By comparison, Maxie and Archie from Pokemon Ruby & Sapphire have far more understandable motives, despite their plans being rather stupid. Maxie believed draining the sea and expanding the land mass would make life easier for people and create opportunities for new homes, while Archie wanted to flood the world because he saw the sea as the source of all life. While extremely misguided, you can at least kind of see where they’re coming from. Lysandre’s vision of a "beautiful" and "eternal" world is so generally vague, it's impossible to relate to it. When people talk about improving the world, they tend to offer an overall idea of what they mean by it, whether it be from an environmental perspective or through changes to the systems that govern it. But the world of Pokemon is presented as a near utopia anyway with little reason to justify hitting a global reset button.

It’d be easy to just write Lysandre off as insane, but having your villain be a crazy person isn't a get-out-of-jail-free card to explain why their motives don’t make sense. Even Batman villain the Joker, no matter the portrayal, has reasons behind his madness. Crazy villains can certainly be entertaining (Ghetsis from Pokemon Black & White has this advantage), but Lysandre never quite crosses that line until right near the very end when he attempts to use the Ultimate Weapon to either curse the player with immortality or kill them (depending on which version you’re playing). By that point, Lysandre’s role in the story is over, and you never really learn much more about him outside of other characters commenting on how he totally used to be a good person, promise.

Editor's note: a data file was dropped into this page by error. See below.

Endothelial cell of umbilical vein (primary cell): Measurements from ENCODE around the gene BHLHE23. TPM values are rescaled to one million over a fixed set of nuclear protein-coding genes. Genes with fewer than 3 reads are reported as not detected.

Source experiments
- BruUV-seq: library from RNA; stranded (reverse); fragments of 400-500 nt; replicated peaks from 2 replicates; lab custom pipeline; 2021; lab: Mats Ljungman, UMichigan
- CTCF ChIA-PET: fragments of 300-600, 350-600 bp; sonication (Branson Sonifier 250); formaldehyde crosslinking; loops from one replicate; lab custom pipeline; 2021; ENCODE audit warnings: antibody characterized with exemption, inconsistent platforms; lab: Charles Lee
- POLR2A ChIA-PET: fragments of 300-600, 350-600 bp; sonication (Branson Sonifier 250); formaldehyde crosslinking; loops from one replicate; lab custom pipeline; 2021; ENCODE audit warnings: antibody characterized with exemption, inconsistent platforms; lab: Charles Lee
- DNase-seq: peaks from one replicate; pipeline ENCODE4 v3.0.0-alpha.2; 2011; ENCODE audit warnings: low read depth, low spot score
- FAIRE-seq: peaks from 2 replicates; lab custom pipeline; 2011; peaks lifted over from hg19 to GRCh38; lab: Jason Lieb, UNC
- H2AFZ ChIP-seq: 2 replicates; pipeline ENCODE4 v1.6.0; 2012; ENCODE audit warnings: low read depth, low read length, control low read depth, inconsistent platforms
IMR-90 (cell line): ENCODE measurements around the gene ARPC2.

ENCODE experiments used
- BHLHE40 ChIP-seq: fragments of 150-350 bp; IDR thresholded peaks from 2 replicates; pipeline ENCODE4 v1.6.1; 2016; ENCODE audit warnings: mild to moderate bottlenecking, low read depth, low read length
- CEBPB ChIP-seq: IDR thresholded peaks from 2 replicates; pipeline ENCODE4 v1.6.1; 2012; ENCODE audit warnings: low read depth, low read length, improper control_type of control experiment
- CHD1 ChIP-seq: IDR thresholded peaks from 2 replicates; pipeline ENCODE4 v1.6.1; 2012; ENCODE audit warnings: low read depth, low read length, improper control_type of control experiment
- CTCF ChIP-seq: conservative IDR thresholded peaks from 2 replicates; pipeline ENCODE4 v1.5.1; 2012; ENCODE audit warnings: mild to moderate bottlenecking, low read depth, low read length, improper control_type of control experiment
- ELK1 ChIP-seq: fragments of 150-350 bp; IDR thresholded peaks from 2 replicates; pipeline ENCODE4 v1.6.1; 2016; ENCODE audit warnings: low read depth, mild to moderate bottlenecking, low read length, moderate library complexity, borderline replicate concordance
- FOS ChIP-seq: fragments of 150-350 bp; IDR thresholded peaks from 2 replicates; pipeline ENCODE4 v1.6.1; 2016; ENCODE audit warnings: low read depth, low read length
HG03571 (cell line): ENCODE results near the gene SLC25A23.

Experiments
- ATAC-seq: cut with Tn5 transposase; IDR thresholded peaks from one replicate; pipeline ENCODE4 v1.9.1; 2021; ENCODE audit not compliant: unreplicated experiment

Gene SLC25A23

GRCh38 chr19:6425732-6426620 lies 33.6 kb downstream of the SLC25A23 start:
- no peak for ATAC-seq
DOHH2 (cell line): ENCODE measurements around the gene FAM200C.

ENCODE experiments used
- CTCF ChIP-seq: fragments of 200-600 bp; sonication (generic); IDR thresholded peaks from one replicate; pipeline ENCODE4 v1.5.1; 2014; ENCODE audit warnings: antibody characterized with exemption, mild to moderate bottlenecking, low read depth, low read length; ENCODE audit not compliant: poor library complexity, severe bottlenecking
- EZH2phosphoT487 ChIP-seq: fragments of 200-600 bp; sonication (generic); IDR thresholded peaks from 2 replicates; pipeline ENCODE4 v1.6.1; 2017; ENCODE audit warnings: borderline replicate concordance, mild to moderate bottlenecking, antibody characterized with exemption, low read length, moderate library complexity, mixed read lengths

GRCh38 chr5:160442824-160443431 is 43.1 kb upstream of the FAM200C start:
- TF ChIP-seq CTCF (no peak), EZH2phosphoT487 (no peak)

Lusamine Did It Better

Lusamine Pokémon Generations
She was an awful mother, but that made Lusamine fun to hate (Credit: The Official Pokemon YouTube Channel)

What doesn’t help is that the next two entries in the series, whether intentionally or not, kind of repeated Lysandre’s whole shtick in different ways and were far more effective. Lusamine from Pokemon Sun & Moon and Chairman Rose from Pokemon Sword & Shield were also well-known figures in their respective regions and hid darker intentions behind friendly facades. But not only were they much better at hiding it (even though savvy fans quickly cottoned on they were the villains anyway), they offered far more sympathetic qualities, with Lusamine losing her husband and ultimately seeking to fix her relationship with her children and Rose fearing an energy crisis and taking drastic measures to ensure that wouldn’t happen without, you know, attempting a genocide.

In the end, Lysandre lacks any of the qualities a good villain requires. He’s not sympathetic enough to be relatable, he’s not crazy enough to be entertaining, he’s not clever enough to be respected; he is just the bad guy. And when the Pokemon games have demonstrated that they can offer genuinely good villains, it only makes Lysandre’s lameness all the more blatant.

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Staff Writer

Avid Nintendo fan and Vita apologist. Favourite genres include RPGs, rhythm games, and visual novels. Favourite game of all time is Xenoblade Chronicles. Constantly demanding that people play AI: The Somnium Files. One half of radio show The Entertainment Dome.